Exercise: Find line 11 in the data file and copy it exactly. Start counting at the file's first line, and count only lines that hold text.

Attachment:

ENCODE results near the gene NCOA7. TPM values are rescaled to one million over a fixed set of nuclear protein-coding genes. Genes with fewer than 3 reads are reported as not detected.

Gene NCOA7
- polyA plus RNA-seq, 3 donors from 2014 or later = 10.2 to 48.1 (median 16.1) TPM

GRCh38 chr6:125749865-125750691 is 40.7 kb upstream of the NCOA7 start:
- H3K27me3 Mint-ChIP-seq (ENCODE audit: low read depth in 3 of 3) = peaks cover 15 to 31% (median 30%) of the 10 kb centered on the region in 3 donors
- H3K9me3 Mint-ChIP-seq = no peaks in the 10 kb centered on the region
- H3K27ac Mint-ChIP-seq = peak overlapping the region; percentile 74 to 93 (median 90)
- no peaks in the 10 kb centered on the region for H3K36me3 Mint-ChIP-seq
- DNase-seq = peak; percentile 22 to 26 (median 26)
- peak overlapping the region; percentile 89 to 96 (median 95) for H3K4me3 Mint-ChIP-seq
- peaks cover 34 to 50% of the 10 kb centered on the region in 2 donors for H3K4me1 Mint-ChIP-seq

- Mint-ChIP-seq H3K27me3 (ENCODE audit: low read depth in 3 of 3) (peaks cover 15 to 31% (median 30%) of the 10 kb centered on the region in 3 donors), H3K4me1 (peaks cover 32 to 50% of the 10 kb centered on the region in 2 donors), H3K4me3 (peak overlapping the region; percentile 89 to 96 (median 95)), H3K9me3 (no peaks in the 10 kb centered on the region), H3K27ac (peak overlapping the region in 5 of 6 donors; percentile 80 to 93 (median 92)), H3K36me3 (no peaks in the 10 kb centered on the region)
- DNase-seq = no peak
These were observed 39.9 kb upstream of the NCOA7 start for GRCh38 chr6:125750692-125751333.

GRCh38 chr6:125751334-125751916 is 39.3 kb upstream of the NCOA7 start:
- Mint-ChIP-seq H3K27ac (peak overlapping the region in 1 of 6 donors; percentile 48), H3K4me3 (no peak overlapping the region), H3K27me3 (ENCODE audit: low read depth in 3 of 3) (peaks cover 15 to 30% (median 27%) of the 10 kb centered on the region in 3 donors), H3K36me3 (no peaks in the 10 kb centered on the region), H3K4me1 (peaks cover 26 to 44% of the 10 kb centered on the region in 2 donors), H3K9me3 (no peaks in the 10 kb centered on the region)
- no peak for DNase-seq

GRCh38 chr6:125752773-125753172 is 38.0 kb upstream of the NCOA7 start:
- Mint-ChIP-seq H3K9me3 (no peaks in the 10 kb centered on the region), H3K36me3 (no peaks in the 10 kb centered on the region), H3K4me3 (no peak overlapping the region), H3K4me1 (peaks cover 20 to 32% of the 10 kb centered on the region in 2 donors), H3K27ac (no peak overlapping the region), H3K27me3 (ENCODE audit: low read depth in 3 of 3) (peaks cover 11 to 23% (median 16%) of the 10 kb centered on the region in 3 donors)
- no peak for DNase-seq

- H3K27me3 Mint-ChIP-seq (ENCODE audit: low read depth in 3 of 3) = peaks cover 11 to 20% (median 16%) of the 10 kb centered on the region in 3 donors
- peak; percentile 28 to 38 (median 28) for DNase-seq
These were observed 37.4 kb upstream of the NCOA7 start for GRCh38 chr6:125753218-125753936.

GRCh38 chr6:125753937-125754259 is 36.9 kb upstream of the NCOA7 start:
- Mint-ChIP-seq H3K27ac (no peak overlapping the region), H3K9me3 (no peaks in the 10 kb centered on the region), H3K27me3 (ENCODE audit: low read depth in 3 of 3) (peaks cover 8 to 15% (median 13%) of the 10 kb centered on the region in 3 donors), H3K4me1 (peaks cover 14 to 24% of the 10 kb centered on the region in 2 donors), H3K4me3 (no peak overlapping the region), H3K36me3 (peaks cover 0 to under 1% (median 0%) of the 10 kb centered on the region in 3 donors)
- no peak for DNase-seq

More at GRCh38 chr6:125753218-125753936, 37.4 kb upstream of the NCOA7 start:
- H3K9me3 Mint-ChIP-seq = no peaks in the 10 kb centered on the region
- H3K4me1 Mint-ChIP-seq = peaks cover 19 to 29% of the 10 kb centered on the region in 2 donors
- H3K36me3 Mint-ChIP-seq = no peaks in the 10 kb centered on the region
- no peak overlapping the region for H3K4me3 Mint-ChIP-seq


- peaks cover 34 to 50% of the 10 kb centered on the region in 2 donors for H3K4me1 Mint-ChIP-seq